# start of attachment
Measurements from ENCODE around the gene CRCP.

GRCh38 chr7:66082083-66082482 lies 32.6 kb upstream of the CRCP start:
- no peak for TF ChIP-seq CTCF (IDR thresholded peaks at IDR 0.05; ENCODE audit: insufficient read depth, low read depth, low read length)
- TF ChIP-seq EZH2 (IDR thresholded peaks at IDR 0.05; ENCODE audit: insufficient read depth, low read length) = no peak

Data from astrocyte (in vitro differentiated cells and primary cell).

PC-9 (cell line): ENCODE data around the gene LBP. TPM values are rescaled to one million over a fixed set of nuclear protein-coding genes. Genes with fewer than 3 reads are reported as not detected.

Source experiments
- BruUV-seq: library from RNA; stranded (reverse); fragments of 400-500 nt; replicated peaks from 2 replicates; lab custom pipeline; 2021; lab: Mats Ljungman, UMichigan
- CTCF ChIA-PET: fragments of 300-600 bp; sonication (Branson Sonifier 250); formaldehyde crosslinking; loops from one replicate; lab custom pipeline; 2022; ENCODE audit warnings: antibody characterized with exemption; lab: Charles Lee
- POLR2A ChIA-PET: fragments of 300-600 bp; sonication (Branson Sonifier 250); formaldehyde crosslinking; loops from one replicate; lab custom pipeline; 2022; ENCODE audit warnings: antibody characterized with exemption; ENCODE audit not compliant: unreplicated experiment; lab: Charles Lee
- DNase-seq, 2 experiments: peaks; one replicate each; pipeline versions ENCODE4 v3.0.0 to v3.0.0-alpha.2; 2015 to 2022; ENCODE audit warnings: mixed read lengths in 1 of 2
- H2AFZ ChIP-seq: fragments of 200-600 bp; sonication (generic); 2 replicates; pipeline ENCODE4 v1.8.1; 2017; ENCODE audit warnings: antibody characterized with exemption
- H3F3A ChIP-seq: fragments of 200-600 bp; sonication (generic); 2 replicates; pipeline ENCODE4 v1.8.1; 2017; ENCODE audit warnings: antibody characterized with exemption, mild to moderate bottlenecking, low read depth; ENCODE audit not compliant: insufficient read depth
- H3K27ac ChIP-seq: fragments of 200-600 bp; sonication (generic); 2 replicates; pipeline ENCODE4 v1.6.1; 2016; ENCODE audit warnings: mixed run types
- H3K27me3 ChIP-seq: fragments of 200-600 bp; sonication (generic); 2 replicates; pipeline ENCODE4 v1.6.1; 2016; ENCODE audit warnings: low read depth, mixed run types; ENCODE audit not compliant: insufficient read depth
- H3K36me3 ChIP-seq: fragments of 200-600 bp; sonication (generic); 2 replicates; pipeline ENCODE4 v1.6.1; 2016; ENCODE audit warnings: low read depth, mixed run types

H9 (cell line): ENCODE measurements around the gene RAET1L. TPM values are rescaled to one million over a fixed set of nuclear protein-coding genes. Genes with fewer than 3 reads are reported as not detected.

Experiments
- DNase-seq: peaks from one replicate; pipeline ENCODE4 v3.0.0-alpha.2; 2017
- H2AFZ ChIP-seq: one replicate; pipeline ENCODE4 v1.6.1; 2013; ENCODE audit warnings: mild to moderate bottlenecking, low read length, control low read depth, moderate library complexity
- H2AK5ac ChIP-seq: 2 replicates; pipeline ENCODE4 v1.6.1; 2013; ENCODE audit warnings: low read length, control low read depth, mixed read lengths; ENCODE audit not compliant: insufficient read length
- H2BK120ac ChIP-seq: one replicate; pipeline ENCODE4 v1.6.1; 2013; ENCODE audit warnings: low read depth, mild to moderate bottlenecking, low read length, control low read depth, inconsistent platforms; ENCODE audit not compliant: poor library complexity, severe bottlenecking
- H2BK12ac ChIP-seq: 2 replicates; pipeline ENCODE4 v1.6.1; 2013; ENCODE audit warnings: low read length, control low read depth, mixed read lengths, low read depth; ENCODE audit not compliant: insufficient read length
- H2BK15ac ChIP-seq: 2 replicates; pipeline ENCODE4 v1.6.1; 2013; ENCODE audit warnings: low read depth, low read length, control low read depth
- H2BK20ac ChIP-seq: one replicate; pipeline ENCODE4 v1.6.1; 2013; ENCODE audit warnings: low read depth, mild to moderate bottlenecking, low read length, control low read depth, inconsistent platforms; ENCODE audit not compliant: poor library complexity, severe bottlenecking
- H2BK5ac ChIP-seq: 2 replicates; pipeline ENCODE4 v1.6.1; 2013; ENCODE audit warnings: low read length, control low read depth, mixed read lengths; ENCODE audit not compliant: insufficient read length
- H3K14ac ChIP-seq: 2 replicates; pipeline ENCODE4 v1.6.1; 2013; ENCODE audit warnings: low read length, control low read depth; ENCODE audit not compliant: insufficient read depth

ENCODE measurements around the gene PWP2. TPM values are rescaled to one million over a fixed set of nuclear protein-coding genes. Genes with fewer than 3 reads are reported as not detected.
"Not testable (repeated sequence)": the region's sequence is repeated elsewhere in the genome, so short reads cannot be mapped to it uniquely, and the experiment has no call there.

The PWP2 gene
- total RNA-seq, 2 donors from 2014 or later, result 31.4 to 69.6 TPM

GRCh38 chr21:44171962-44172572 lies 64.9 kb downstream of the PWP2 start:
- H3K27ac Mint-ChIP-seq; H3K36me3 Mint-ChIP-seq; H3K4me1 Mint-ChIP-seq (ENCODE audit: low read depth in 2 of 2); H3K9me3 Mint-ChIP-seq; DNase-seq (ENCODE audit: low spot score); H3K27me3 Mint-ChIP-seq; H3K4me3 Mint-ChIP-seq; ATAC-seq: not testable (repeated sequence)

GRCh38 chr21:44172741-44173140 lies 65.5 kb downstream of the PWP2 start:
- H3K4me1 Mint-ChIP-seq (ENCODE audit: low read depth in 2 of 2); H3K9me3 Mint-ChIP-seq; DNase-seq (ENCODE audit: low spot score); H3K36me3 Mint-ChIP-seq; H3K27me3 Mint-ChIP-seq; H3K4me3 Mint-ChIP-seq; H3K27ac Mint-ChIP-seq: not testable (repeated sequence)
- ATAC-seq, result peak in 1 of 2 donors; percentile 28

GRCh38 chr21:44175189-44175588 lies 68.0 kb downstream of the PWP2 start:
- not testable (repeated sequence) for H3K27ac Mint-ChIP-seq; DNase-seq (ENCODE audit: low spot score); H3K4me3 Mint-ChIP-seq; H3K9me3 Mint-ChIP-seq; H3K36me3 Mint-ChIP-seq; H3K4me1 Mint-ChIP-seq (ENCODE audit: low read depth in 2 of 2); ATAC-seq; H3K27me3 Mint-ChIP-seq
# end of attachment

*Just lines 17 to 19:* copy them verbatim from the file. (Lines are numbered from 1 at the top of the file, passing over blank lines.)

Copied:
H9 (cell line): ENCODE measurements around the gene RAET1L. TPM values are rescaled to one million over a fixed set of nuclear protein-coding genes. Genes with fewer than 3 reads are reported as not detected.

Experiments
- DNase-seq: peaks from one replicate; pipeline ENCODE4 v3.0.0-alpha.2; 2017